Thursday, December 9, 2010

Much Ado About Nothing: Chapter 4: Part 3

1.) The Sign is Not Arbitrary

Regardless of what you've been taught, the sign in Western tradition traces its lineage to specific concepts. For instance, the aleph is based on the root word Ox, and is traditionally depicted as a upside down triangle with lines extending from the base vertices, or in other words, an upside down A. Likewise, every other letter refers to some readily present concept in the ancient world; Gamma, traces to camel, Delta, traces to door; Mem traces to water etc. It is largely because Saussure is so wrong that I initially took great issue with his work. The problem here is that the historical argument is being left out when such an utterance is emitted. So it is not the sign itself that is arbitrary, it's the system of values that is largely arbitrary. And more to the point, this notion that the sign is arbitrary, itself is arbitrary.

Now, I understand the rationale behind such an opinion, it is a reaction to religious dictates; but if we get caught up in reactionary politics, can we really claim any pretense to science?

Sure why not. Take a look at evolution for instance. The Platonic and religious argument is that man fell from a higher state into this lowly state we find ourselves in now. Evolution inverts this saying we are growing toward higher levels of consciousness. Again the Big Bang states that creation was an act of fusion between matter and anti-matter, while in Genesis, God separates the heavens from the earth. So in the wake of this revelation, is there any science, or is science merely the inversion of religion?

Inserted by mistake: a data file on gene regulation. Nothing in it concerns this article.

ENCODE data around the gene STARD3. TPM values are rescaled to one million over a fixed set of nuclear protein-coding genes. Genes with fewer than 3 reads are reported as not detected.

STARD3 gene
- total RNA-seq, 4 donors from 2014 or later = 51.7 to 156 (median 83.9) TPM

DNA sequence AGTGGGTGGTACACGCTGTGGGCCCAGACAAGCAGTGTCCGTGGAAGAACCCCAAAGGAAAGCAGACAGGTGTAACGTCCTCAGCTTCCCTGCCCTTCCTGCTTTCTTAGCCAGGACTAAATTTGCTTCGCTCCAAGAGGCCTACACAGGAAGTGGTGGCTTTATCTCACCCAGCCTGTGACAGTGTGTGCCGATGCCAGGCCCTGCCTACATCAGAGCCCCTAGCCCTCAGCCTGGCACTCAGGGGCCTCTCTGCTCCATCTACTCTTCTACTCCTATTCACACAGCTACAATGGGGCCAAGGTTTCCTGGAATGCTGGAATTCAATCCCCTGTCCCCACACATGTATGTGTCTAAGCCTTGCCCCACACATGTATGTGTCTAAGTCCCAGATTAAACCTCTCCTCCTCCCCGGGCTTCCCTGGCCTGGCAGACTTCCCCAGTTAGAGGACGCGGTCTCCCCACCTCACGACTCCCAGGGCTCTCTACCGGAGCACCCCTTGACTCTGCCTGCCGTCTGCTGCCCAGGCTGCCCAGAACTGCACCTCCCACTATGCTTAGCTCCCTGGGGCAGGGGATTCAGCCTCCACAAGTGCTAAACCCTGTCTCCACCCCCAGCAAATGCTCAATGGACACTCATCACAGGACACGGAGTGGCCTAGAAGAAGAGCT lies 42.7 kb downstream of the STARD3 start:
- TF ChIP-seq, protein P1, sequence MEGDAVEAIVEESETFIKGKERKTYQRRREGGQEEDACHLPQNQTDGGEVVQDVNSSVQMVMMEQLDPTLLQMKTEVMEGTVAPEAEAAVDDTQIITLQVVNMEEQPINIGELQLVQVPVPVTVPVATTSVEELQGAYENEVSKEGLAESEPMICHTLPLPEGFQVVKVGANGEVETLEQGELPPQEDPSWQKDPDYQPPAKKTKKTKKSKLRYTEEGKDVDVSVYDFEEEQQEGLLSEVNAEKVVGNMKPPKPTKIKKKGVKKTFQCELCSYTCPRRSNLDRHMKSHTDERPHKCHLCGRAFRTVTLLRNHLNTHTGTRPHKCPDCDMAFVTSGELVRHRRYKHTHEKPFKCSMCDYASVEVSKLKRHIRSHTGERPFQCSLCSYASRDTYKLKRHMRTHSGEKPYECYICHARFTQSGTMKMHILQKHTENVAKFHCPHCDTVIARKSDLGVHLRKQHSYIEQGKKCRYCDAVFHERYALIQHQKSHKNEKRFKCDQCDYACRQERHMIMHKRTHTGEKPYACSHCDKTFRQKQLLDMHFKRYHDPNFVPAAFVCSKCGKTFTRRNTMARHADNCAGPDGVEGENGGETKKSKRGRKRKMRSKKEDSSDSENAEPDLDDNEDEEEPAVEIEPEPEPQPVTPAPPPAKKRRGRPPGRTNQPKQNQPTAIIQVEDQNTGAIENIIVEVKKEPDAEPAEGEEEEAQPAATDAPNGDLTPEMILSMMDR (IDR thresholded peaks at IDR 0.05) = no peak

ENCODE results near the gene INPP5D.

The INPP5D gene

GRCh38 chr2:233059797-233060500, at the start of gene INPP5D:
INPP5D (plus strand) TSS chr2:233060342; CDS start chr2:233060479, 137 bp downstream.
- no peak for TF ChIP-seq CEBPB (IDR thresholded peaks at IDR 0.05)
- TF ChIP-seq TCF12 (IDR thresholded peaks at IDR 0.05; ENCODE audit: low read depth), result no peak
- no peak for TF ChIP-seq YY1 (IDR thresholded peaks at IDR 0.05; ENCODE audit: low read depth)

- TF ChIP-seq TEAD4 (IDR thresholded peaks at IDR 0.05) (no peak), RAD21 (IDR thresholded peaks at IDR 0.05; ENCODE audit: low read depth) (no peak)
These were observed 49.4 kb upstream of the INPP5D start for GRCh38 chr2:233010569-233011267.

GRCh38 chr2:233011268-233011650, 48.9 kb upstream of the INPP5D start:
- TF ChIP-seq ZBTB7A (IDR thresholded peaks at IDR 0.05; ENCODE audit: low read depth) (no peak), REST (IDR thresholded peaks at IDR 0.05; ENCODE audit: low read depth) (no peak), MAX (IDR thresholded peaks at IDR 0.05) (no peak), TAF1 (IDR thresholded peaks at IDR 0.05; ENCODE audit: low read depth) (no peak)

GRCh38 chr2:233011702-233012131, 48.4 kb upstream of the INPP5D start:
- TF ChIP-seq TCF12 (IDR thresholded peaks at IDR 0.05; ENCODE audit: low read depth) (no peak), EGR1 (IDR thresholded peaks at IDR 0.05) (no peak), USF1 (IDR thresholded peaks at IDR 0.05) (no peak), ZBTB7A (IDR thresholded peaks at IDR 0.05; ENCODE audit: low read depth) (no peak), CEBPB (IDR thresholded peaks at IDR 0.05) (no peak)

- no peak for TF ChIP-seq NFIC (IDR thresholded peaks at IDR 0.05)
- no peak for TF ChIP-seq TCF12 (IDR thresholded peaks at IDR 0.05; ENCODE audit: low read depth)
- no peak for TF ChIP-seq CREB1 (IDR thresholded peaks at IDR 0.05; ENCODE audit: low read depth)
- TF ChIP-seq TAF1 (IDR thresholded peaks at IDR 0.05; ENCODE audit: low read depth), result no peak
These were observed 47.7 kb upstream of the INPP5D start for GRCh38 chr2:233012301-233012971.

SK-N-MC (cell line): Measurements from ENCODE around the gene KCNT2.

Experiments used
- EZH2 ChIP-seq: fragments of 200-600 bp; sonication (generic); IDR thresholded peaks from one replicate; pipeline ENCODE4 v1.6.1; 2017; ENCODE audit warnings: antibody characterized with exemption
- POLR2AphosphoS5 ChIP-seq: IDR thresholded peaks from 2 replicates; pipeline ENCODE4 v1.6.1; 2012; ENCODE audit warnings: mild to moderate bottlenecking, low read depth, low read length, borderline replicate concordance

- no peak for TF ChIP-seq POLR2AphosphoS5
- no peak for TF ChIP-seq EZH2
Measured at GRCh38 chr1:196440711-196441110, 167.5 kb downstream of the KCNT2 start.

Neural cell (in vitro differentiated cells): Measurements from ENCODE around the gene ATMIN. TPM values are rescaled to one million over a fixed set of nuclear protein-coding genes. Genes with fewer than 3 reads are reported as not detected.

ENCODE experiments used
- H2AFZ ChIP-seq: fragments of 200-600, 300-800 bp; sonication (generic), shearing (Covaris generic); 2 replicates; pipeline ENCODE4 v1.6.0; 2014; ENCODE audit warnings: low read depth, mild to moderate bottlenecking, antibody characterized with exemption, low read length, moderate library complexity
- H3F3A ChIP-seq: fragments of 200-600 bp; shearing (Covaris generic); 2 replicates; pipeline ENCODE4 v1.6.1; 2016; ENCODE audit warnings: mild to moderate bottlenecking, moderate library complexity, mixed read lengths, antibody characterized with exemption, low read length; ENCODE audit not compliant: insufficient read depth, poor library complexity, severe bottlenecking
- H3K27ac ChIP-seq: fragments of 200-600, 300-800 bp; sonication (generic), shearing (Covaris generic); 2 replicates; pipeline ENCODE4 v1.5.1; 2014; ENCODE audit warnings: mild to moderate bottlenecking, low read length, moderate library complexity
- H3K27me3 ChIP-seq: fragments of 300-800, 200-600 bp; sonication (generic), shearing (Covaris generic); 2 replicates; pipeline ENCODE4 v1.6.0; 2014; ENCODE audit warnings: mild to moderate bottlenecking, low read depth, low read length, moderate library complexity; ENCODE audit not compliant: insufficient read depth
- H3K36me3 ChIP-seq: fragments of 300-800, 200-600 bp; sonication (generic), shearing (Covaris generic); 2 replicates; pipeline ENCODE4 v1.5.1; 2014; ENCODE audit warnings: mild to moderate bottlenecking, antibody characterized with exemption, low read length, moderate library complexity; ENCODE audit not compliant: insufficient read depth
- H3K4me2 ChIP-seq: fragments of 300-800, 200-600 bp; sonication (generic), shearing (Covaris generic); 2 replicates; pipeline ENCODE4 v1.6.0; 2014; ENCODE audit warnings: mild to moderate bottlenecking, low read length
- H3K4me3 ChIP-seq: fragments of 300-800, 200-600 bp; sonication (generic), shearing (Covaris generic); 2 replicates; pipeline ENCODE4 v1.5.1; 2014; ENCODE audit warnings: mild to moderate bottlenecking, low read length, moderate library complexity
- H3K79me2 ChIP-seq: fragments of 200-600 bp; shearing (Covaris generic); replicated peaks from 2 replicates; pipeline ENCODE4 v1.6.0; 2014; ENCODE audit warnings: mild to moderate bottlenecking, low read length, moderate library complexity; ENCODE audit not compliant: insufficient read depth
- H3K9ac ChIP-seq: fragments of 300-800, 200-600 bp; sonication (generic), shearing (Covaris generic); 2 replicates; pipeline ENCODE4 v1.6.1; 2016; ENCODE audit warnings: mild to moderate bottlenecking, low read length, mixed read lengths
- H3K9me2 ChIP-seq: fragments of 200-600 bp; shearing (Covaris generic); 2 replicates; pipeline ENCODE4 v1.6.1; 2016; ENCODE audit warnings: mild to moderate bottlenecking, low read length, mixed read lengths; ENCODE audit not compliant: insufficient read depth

Now, the insight of Saussure is that any sign could have any meaning, and this is true, so long as you understand the historical argument, and that words have a specific trajectory, and certain layers can be peeled back and understood in terms of one another.

Take the numerological value of Mem, which is 40. Mem is the Hebrew word for water, and God poured rain upon the world during the great flood for forty days and forty nights. Then there is Enki, the Sumerian god of the waters, whose number is forty. There is a definite patterning of information, a trajectory, that we are in danger of losing when we consider such signs to be arbitrary.

The same also is true for utterances such as "our system of values is arbitrary." They are passed down generation to generation, and so arbitrary really is not the term to describe this. Chaotics predicts that nothing is arbitrary, everything comes from some source, but it also predicts a non-linear recursive aspect to the linearity of passage from one generation to the next.

So, is the sign arbitrary?

Yes and no. If we are caught in a web where we think that the sign is handed down to us by God, then yes, we should change our minds. If we are not, then look to the historical argument, because it reveals what Saussure's argument conceals: that the sign is literally both arbitrary, and not-arbitrary, and in fact, arbitrariness is a useless and impossible distinction to critique language from.

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